Trent Haaga

Inspiring chapter, isn’t it? One of Lloyd’s greatest strengths as a person and a filmmaker is the ability to make something as horrendous as killing rats with a shovel seem noble, if not downright
romantic. This is how he managed to lure me into two feature films, a television series, countless hours of office work in the “mighty temple” that is the Troma building, and, finally, the book you hold in your hands.
My name is Trent Haaga and I’m a Troma-holic.
As I said, Lloyd is a truly inspiring guy. Sure, I question his mental stability. But he’s inspiring nonetheless. When Lloyd came to me with the proposal for this book, his dreaded two-page contract in hand, I almost declined to be involved. A book is a bigger project than a movie in some ways and, as usual, there wasn’t much money involved. But then I harkened back to my humble beginnings as the lone weirdo, skateboarding, punk-rock movie freak in my dismally small midwestern hometown. Troma films were an inspiration for me to get the hell out of bumfuck. Lloyd was living proof that you could thrive in the cutthroat business of filmmaking without having to sell your soul or compromise your artistic integrity. He was living proof that you could still love Mad magazine and punk rock music, could still keep your middle finger firmly extended toward the establishment while doing what you loved. Ten years ago, I was the guy who would’ve rushed right out and bought this book21 and it would’ve inspired me to go out there and Make My Own Damn Movie. How could I say “no” to being involved?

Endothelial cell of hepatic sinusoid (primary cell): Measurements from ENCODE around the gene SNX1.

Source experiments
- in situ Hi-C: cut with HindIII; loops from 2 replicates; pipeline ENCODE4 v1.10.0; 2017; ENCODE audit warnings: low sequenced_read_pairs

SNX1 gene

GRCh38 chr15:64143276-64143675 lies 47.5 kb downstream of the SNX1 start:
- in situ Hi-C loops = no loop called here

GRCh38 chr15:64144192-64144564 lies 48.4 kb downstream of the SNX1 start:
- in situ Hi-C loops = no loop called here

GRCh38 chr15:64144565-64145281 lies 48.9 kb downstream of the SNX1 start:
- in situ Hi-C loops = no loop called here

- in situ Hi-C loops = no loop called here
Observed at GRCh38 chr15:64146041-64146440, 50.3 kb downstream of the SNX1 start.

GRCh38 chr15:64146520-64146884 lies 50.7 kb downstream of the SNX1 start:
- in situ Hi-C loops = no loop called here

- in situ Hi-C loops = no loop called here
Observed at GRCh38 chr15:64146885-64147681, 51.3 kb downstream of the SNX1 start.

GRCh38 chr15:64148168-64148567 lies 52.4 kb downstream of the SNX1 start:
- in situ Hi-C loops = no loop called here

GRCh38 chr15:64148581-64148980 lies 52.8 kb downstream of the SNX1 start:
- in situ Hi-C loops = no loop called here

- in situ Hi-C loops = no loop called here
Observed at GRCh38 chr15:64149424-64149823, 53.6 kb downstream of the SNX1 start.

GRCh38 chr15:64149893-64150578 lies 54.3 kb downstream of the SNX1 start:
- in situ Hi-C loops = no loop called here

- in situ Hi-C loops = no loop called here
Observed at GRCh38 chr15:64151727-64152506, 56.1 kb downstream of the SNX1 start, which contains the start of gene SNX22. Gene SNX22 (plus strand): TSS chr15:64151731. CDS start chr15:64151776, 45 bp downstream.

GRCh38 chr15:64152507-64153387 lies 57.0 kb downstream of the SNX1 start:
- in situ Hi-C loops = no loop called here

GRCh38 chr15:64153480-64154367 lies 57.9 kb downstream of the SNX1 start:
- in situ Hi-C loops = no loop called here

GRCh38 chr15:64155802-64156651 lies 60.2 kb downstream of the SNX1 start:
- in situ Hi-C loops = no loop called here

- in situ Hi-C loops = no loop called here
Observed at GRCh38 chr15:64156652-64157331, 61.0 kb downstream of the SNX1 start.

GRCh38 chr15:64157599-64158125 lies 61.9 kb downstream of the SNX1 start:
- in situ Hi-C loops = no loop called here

In my long four-year career with Troma (I know four years doesn’t sound like much, but one Troma year is equal to approximately 10 human years—which makes Lloyd over 250 years old, for those of you counting) I have endured verbal, mental, and financial abuse. I’ve been spit, shit, and puked upon and assraped more than once. I’ve narrowly avoided prison time and severe beatings at the hands of angry crew members and, most horrifically, I’ve had my crotch fondled by Lloyd Kaufman (see Troma’s Edge TV, episode #5). All of these experiences became my film school and, although I’m not rich by any means, I’ve managed to eke out a living as a writer, producer, and an actor due to the things that Lloyd Kaufman taught me. I’m living proof that you, the reader, can follow the steps in this tome and go from a how-to book reading film enthusiast to a bona fide filmmaker. It’s going to take a lot of hard work, cajoling, begging, and debasement … but it can be done.
All right. Enough with the Lloyd worship. I’ve acted for the guy, I’ve produced for him, I’ve written for him, I’ve hosted a TV series for him, and I’ve been his office bitch. I’m not just here to champion the guy. Sure, he’s a genius, but he’s also one of the hardest employers to work for I’ve ever had. And he also tends to have selective memory when it comes to some subjects. I’ll be popping in periodically to remind him of some stories and to give you some insight on what it’s like to make your own damn movie when you’re not the director, but part of the crew.

MAKE YOUR OWN DAMN MOVIE! SECRETS OF A RENEGADE DIRECTOR. Copyright © 2003 by Lloyd Kaufman. Foreword copyright © 2003 by Trey Parker. Introduction © 2003 by James Gunn. All rights reserved. No part of this book may be used or reproduced in any manner whatsoever without written permission except in the case of brief quotations embodied in critical articles or reviews. For information, address St. Martin’s Press, 175 Fifth Avenue, New York, N.Y. 10010.